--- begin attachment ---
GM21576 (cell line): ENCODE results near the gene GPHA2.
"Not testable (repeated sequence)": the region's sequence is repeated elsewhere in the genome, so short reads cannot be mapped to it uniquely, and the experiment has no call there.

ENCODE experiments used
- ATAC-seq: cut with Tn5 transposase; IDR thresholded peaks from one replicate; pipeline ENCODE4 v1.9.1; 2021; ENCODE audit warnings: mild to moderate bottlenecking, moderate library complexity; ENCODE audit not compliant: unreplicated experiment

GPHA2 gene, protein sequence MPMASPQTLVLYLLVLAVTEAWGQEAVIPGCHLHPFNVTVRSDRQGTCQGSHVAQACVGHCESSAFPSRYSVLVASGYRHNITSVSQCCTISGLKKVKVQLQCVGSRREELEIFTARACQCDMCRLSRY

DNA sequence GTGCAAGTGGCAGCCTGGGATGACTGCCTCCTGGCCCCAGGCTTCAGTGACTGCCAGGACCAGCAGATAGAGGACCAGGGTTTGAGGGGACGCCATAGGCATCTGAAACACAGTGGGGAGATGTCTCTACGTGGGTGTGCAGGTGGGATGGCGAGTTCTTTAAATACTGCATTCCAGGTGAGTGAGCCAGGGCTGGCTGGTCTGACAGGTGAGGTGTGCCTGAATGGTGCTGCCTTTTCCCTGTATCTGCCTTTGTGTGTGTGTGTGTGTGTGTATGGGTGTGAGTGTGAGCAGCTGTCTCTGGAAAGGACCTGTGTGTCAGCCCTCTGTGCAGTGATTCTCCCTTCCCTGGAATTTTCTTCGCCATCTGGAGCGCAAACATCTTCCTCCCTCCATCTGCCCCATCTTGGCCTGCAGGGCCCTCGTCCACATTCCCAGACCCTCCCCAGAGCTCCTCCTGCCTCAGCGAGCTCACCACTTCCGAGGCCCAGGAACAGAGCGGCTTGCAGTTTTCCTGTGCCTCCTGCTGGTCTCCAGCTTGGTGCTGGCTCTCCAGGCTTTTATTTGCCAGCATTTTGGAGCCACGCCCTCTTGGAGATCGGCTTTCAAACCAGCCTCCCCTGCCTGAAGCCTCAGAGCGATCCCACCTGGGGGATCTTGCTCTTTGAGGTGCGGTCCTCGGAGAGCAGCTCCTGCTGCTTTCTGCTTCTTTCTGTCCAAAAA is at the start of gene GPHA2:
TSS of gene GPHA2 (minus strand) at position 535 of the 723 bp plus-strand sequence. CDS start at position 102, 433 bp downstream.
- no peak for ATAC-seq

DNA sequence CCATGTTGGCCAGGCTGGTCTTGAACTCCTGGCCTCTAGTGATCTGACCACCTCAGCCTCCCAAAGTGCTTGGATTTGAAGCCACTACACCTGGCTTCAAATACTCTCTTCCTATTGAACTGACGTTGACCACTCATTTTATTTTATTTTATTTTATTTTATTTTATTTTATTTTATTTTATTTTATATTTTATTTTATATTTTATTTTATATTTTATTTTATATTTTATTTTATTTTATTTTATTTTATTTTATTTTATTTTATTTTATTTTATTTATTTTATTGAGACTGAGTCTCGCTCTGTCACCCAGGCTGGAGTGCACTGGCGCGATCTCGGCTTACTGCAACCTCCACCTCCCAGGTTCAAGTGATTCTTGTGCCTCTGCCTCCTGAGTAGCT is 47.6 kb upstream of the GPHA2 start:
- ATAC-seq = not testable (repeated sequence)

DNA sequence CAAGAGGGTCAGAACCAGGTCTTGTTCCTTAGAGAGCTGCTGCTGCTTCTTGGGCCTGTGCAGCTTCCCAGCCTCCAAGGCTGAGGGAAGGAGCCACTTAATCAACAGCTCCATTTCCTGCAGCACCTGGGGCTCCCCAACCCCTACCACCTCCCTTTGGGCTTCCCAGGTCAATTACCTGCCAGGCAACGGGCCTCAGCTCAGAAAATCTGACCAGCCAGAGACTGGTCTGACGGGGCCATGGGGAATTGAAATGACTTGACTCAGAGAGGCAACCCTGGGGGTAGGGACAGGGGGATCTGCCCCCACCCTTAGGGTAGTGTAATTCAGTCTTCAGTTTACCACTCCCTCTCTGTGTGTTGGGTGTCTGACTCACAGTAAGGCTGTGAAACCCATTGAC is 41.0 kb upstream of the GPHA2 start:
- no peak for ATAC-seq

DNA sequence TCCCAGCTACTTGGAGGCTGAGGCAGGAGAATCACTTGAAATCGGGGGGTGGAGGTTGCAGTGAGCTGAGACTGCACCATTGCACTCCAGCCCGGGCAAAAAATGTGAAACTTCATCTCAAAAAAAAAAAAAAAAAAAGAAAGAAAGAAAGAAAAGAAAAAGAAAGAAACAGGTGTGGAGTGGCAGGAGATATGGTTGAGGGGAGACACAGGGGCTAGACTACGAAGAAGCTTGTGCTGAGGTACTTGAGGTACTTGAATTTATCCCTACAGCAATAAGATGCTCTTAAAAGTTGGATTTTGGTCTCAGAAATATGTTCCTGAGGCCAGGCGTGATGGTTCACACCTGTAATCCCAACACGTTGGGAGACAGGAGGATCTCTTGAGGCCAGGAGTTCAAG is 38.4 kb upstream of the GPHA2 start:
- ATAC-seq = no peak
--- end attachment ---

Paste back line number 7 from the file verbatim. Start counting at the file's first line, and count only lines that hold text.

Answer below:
TSS of gene GPHA2 (minus strand) at position 535 of the 723 bp plus-strand sequence. CDS start at position 102, 433 bp downstream.